Chemistry isn't hard - theres just a LOT of it. Physics is hard. very hard - just keep at it. Maths is simples when you get the jist, but before you understand that topic its impossible to do by yourself, get someone who knows how to do that to explain it to you. Alevel chem and phys can be self-taught. so over like christmas break or half term - dedicate most of your time to the sciences, easily doable. maths - there isnt facts to remember, you need guidance here.

Oh also, make formula sheets for each subject. or if appropriate - each sub-subject. Like c1, c2, m1, c3 etc. Tape these on the wall.

Good luck :-)
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ERdoctor
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(Original post by rozca)
Sam Davyson's website is a godsend for physics. also, the wiki pages are really helpful. what i did for physics was go through the topic taught in school in every revision guide you can get hold of. then all the a level physics help websites. then answer all the questions you can find (i couldnt answer the majority of them, dont worry, just try learn from the answers - write them down somewhere). Once youve done this for a few topics or subtopics its time to hit the past papers, just start really early. do a paper a week or something.. baring in mind you cant answer most of them at this stage because you havent even covered the content yet. but just keep it, you'll realise you may have to self teach yourself the majority of the content (or atleast this was true in my case, the teachers would miss out chunks, which would sometimes be adressed to in the last minute revision the day before the exam etc) so yeah, all the things you cant do in the past papers, look at the answers and just learn them off byheart. What you need to realise is at this you just want to be someone thats good at passing the exam rather than a good physicist. Anyway, this is what i did, over and over and over again. Managed to get an A by the end of it all. (im no genius, got a D in an exam before i kicked in this revision routine!)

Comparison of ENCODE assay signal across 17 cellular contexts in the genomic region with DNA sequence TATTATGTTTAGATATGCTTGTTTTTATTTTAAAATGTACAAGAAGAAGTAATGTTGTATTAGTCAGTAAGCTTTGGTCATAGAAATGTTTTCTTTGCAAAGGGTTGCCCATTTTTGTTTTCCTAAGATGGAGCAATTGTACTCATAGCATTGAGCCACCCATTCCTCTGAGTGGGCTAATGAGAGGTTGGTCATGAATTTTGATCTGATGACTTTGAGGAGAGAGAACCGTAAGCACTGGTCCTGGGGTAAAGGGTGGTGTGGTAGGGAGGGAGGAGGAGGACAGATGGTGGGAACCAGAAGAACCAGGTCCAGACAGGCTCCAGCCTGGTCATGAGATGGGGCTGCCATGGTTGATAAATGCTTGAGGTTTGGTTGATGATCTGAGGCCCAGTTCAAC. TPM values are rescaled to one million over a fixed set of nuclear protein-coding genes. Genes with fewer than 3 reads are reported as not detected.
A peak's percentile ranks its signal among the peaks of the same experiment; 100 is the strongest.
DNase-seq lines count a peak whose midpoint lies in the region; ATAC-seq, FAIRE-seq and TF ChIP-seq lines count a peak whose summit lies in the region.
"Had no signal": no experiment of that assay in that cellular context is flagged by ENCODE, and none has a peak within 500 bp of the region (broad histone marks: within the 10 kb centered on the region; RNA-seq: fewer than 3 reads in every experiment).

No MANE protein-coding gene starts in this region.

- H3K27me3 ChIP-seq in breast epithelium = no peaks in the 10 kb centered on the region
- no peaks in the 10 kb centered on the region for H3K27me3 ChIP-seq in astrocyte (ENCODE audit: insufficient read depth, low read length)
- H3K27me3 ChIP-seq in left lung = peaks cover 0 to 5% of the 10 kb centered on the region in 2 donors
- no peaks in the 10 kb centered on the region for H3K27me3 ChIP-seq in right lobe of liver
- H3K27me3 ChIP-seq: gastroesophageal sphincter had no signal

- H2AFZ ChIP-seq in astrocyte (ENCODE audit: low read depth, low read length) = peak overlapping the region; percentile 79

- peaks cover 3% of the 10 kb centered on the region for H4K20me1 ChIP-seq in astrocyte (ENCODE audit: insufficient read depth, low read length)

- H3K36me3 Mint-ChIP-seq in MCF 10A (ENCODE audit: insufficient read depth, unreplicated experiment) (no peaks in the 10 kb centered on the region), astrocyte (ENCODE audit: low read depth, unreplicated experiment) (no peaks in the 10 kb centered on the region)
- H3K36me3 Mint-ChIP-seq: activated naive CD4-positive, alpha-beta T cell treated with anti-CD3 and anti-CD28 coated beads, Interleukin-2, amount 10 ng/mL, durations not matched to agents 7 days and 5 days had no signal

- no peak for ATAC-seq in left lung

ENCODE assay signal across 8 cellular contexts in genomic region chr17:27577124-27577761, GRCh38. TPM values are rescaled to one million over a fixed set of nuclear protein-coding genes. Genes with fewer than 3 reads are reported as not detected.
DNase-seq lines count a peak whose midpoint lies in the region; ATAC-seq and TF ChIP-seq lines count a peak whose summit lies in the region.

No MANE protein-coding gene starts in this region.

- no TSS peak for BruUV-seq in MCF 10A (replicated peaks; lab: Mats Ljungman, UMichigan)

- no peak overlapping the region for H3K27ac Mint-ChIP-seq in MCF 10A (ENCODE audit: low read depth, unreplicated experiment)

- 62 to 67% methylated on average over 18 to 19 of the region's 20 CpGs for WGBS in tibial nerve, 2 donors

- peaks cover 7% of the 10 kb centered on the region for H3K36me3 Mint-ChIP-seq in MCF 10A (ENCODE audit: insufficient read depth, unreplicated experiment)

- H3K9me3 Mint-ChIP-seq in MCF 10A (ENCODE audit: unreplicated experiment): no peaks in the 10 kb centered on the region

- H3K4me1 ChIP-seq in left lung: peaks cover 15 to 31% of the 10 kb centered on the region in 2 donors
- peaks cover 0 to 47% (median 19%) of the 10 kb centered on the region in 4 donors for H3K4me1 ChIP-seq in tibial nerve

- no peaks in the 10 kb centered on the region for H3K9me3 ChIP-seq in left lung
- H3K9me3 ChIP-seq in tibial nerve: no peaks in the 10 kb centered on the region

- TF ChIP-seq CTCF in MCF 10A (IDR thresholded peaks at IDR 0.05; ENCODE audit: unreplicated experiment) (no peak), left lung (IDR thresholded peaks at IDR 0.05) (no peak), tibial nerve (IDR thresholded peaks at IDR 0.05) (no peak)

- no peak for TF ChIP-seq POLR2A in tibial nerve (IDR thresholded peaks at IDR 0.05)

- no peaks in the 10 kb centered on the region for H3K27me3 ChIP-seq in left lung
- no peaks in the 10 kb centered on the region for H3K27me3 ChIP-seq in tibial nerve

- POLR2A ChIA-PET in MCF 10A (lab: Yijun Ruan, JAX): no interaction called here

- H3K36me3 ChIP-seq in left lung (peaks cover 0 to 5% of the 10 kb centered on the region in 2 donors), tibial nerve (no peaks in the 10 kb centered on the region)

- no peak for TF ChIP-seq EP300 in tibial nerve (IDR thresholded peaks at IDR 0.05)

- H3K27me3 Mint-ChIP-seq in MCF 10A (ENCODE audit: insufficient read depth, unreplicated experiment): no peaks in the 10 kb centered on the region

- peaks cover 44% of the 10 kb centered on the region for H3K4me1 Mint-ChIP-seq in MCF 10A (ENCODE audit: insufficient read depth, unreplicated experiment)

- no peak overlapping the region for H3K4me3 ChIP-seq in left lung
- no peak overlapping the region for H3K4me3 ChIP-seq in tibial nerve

Maths - just do past papers. nothing else helps. the ones your getting wrong, i didnt even try to make sense of the answer - get a teacher to explain it to you/pay more attention in class. attend atleast all the essential lessons when you start a new topic. other than that just do lots and lots of past papers, theres loads of resources for maths. this got me an A*.